Information on ethnicity is commonly used by health services and researchers to plan services, ensure equality of access, and for epidemiological studies. In common with other important demographic and clinical data it is often incompletely recorded. This paper presents a method for imputing missing data on the ethnicity of cancer patients, developed for a regional cancer registry in the UK.
Routine records from cancer screening services, name recognition software (Nam Pehchan and Onomap), 2001 national Census data, and multiple imputation were used to predict the ethnicity of the 23% of cases that were still missing following linkage with self-reported ethnicity from inpatient hospital records.
The name recognition software were good predictors of ethnicity for South Asian cancer cases when compared with data on ethnicity derived from hospital inpatient records, especially when combined (sensitivity 90.5%; specificity 99.9%; PPV 93.3%). Onomap was a poor predictor of ethnicity for other minority ethnic groups (sensitivity 4.4% for Black cases and 0.0% for Chinese/Other ethnic groups). Area-based data derived from the national Census was also a poor predictor non-White ethnicity (sensitivity: South Asian 7.4%; Black 2.3%; Chinese/Other 0.0%; Mixed 0.0%).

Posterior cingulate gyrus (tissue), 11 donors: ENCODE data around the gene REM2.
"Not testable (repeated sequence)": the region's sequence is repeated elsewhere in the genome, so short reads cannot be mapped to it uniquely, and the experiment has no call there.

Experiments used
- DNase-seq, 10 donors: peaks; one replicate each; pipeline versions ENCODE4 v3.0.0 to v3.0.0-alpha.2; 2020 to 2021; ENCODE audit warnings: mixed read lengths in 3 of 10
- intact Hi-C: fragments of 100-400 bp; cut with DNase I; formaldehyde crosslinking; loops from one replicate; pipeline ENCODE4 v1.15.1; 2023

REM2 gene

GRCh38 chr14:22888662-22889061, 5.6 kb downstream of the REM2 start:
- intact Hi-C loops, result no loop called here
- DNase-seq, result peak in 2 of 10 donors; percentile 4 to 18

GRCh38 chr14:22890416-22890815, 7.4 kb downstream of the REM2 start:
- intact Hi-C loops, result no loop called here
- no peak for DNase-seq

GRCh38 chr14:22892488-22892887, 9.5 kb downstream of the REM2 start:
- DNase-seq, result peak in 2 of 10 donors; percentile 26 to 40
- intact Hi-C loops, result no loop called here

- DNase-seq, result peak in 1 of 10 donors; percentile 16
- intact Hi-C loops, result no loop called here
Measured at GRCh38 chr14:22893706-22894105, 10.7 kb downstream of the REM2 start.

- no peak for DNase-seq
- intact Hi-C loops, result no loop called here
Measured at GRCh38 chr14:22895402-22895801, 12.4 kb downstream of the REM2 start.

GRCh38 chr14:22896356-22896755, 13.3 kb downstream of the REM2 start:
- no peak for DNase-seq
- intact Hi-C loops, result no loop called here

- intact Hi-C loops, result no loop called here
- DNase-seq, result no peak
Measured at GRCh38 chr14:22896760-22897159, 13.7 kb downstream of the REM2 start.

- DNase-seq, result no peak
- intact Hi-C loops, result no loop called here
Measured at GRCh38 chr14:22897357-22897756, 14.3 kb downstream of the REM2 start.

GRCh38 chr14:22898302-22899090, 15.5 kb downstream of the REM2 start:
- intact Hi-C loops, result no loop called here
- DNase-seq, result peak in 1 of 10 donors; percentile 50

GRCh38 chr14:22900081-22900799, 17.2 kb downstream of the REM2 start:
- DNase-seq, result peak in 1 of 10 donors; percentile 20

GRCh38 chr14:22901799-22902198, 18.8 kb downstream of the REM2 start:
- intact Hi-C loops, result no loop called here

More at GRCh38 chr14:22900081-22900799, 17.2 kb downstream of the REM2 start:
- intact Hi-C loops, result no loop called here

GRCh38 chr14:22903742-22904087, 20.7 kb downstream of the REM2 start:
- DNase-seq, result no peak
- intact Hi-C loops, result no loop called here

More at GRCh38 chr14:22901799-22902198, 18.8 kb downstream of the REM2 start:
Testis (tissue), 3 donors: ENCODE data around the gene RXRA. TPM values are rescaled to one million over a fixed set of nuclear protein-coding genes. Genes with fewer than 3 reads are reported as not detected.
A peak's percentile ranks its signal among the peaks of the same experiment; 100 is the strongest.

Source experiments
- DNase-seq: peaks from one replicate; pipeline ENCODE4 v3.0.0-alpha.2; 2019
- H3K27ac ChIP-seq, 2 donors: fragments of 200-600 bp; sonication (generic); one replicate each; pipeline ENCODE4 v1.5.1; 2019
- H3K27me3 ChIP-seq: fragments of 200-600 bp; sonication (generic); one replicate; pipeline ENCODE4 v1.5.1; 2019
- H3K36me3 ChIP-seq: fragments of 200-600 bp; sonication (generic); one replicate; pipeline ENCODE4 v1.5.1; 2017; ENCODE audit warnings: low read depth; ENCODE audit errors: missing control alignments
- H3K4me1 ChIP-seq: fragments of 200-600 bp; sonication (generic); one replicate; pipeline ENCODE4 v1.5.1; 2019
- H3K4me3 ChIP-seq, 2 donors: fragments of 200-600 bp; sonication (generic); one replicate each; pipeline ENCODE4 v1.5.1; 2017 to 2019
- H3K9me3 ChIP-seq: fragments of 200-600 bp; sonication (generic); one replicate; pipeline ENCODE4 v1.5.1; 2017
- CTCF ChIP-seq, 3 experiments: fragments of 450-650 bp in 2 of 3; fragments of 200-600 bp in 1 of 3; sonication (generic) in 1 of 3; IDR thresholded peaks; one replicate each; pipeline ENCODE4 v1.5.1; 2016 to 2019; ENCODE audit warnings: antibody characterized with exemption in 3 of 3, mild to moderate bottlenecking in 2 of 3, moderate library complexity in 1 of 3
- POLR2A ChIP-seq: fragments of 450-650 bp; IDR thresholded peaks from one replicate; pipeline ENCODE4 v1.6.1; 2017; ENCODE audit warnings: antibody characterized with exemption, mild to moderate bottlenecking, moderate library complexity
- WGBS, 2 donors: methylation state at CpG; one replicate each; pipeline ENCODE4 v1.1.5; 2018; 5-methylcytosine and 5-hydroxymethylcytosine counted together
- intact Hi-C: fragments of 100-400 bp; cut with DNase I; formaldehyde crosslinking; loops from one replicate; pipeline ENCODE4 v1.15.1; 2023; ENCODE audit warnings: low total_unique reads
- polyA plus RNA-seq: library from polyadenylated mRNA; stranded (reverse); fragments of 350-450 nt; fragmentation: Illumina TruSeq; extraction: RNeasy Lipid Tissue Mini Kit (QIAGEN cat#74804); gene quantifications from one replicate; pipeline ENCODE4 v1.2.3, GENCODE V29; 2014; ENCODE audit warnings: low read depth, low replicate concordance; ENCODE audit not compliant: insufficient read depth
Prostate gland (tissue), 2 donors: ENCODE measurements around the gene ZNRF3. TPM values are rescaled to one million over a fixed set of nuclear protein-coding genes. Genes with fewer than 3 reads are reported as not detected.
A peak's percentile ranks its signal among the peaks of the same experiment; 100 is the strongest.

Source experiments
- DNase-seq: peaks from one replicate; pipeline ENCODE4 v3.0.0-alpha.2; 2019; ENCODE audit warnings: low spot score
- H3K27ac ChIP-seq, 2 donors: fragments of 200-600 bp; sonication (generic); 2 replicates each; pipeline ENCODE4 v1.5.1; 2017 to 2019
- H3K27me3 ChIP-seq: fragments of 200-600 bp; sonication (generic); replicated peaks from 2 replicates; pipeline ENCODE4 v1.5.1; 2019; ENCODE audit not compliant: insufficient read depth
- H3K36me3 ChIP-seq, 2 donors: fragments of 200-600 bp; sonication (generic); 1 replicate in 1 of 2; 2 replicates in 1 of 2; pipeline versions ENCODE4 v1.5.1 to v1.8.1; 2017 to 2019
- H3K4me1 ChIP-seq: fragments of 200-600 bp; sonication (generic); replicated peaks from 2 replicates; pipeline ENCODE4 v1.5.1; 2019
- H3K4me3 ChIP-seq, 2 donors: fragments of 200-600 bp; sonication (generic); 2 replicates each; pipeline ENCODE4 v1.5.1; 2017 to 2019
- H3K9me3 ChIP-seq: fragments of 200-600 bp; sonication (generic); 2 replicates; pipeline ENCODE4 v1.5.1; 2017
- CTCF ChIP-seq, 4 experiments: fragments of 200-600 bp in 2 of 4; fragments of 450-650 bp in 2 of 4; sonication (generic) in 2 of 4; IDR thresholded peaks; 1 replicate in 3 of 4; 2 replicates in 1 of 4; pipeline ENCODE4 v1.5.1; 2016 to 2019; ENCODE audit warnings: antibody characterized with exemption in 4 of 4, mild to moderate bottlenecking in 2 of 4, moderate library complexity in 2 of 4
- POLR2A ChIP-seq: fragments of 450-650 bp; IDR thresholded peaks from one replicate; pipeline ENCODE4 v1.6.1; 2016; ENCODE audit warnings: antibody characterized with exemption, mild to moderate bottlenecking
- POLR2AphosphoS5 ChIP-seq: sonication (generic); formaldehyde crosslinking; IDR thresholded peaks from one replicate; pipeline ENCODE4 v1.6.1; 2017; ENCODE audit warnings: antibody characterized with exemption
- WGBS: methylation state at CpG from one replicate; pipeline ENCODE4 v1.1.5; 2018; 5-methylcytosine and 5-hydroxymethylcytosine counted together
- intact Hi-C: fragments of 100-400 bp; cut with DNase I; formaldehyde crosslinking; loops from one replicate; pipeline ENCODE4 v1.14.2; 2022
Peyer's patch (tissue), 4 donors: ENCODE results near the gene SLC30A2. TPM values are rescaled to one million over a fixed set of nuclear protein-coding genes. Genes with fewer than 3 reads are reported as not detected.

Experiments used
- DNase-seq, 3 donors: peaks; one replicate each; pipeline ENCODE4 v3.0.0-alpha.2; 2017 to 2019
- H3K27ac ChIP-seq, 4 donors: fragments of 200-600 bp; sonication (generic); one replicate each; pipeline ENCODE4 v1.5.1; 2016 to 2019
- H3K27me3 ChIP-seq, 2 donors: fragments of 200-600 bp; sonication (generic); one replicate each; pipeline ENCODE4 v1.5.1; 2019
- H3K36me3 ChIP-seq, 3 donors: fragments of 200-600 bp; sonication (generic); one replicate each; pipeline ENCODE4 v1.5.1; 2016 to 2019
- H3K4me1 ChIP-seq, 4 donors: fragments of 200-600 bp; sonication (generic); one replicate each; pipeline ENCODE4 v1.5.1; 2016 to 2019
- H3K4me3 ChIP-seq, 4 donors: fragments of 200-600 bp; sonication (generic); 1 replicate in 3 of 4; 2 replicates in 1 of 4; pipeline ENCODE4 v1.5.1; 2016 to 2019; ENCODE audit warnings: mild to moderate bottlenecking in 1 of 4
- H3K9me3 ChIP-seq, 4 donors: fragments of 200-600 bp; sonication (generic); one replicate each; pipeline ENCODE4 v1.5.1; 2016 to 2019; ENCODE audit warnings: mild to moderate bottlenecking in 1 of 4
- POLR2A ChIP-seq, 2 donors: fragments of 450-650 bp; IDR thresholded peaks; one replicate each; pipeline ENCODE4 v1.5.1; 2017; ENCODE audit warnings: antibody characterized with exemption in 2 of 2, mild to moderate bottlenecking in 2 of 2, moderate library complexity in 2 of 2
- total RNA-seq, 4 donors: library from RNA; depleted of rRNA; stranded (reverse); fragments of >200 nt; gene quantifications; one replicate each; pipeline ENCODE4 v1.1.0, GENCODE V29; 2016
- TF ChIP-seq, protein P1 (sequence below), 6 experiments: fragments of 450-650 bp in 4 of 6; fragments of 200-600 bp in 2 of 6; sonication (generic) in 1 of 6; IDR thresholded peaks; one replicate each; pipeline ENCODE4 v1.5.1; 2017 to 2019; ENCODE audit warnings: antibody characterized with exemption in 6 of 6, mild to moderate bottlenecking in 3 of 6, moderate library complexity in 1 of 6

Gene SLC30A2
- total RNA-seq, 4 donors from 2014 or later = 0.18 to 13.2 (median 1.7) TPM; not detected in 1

Currently, neither method for assigning individuals to an ethnic group (name recognition and ethnic distribution of area of residence) performs well across all ethnic groups. We recommend further development of name recognition applications and the identification of additional methods for predicting ethnicity to improve their precision and accuracy for comparisons of health outcomes. However, real improvements can only come from better recording of ethnicity by health services.